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Norman Sperling
2625 Alcatraz Avenue #235
Berkeley, CA 94705-2702

cellphone 650 - 200 - 9211
eMail normsperling [at] gmail.com

Norm Sperling’s Great Science Trek: 2014

San Luis Obispo
Santa Barbara
Palm Springs
Death Valley
El Paso
Corpus Christi
Baton Rouge
Key West
Winter Star Party, Scout Key

MARCH 2014:
up the Eastern seaboard

APRIL 2014:
near I-40, I-30, and I-20 westbound

MAY 2014:
near US-101 northbound
May 17-18: Maker Faire, San Mateo
May 23-26: BayCon, Santa Clara

California till midJune

JUNE 2014:
Pacific Northwest

JULY 2014:
Western Canada, eastbound

AUGUST 2014:
near the US/Can border, westbound
August 22-on: UC Berkeley

Speaking engagements welcome!
2014 and 2015 itineraries will probably cross several times.

Steampunk Style

© Norman Sperling, March 28, 2011

Last weekend's Steampunk convention really dazzled in style.

"Plain" and "Steampunk" don't intersect. Look at the details on the finest Queen Anne Victorian houses at images.google.com or flickr.com. I saw goggles with wonderful elaborate brasswork, the 2 sides assertively different. Steampunkers make fantastic corsetry, hats, featherware, gearworks, brassworks, glassworks ... shiny and colorful and intricate and brash. It was such a feast for the eyes that I wandered the dealers and halls agog.

Practically all of it came from handcrafters. A few smallish companies create T-shirts, and publish the fiction that drives the genre. No big corporations, no mass production.

Practically the only person who arrived there not wearing showy goggles (Steampunk's universal icon) was me. I'd intended to buy some anyway, but that made it imperative. I bought. Now they ride the brim of my pith helmet. Not that it matters in steampunkdom, but it's a real pith helmet, that is built out of pith (a natural styrofoam-like substance from certain reeds). I bought it in Nairobi in 1980 while chasing a solar eclipse.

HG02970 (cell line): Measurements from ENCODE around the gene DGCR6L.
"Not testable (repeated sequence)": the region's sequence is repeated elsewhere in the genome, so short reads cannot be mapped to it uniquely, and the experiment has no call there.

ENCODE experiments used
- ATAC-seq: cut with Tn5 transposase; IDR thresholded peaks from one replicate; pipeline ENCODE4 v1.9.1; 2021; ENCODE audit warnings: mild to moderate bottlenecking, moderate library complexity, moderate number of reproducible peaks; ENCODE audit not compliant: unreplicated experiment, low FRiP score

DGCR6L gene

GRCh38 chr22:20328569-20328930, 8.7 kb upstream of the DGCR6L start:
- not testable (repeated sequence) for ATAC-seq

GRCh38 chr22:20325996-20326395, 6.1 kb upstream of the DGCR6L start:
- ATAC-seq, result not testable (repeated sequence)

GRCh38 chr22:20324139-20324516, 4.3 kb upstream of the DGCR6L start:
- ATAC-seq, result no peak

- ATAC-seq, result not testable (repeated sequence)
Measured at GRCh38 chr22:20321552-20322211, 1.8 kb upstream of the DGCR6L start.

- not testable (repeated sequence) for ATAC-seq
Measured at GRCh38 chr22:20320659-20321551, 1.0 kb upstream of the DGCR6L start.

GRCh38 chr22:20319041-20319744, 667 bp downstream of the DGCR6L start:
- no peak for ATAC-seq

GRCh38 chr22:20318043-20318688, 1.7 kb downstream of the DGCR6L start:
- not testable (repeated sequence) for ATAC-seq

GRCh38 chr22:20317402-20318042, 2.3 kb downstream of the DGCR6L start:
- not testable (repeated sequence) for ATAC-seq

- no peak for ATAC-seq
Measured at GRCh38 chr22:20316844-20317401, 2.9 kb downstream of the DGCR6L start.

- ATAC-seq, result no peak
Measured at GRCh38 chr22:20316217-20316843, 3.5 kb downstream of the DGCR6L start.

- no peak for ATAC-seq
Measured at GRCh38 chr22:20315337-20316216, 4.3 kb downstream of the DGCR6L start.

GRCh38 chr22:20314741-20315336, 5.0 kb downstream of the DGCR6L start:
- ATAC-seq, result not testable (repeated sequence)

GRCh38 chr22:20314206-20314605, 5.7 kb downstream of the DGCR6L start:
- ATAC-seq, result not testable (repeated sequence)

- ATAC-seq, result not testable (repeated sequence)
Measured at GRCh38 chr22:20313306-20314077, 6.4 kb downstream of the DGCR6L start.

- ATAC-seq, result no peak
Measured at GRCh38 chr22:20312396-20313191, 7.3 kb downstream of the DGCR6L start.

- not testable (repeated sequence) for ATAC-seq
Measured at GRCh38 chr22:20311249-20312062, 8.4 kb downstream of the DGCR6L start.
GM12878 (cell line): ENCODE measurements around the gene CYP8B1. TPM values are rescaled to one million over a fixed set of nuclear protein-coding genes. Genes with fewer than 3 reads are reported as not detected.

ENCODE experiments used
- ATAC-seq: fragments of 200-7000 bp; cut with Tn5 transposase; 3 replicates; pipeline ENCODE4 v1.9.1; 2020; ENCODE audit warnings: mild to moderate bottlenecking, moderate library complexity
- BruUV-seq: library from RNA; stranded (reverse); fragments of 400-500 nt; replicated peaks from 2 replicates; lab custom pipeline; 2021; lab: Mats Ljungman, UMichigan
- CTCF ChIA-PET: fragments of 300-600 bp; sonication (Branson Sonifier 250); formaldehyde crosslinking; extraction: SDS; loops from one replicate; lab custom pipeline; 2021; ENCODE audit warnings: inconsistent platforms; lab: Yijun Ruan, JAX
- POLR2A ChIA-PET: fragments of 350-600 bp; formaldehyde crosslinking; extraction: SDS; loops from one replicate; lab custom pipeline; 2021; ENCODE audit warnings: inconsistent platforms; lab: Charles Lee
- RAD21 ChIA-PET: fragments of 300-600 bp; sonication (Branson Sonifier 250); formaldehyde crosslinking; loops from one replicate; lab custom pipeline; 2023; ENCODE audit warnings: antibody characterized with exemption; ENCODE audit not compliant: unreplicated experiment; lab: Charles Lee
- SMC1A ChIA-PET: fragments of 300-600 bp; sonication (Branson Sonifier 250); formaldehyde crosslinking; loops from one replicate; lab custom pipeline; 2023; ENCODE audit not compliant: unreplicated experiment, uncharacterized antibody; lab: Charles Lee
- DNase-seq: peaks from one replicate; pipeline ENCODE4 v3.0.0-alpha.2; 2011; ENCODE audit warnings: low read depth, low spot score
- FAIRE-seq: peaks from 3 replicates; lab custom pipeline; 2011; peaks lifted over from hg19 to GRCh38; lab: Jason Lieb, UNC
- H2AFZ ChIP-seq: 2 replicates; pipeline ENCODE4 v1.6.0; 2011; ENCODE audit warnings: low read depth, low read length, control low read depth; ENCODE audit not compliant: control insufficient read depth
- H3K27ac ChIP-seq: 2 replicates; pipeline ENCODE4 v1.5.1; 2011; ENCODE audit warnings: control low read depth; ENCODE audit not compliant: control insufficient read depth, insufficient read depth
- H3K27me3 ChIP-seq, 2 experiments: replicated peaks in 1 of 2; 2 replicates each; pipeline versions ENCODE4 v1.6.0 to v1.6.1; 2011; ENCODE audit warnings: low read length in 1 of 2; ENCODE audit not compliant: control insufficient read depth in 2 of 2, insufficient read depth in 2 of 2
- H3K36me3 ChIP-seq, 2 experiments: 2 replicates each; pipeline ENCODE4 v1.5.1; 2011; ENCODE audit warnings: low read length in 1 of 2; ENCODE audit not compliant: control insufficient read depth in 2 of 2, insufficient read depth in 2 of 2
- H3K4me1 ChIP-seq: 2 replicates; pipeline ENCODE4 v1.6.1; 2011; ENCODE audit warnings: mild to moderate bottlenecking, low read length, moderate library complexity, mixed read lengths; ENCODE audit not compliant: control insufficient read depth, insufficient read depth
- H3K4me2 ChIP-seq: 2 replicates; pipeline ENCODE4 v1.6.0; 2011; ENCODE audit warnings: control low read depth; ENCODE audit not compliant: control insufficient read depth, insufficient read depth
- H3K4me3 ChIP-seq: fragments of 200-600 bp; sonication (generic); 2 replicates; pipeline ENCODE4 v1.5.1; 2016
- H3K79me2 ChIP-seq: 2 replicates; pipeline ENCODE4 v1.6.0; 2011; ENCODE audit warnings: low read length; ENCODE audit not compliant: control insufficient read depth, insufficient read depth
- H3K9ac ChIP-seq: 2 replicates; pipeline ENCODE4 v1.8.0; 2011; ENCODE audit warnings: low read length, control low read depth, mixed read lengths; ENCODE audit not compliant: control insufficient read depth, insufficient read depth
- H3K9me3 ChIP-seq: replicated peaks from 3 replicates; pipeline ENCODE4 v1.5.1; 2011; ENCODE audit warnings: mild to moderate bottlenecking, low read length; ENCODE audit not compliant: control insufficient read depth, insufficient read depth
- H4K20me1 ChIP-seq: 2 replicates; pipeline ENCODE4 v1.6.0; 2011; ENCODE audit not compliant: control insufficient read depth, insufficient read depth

Genuine Victorian stuff does not attract the Steampunkers. A dealer with antiquarian microscopes, books, rulers, and slide rules had very few customers. The dealers who sold a lot have fantastically elaborated, gaudy goods. Their late-1800s aesthetic is wildly embroidered; the real thing itself is way too sedate.

Enormous elaboration continued into the 1900s (think Duesenbergs in the 1920s and '30s). Then the tides of fashion flipped toward sleek, hiding detailed inner workings under shells of each year's favorite shapes.

Telescopes, microscopes, cars, appliances, and a host of other complex devices still hide all their intricacies. While electronic circuit boards remain ugly and static, pipes, chains, gears, belts, and other moving stuff can be made attractive and interesting. It's time to bring those out of hiding, shine them up, and celebrate the harmony of their workings. Dyson has led vacuum cleaners this way, and Harley-Davidson never left, so many more should follow.

The Journal of Irreproducible Results
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What Your Astronomy Textbook Won't Tell You

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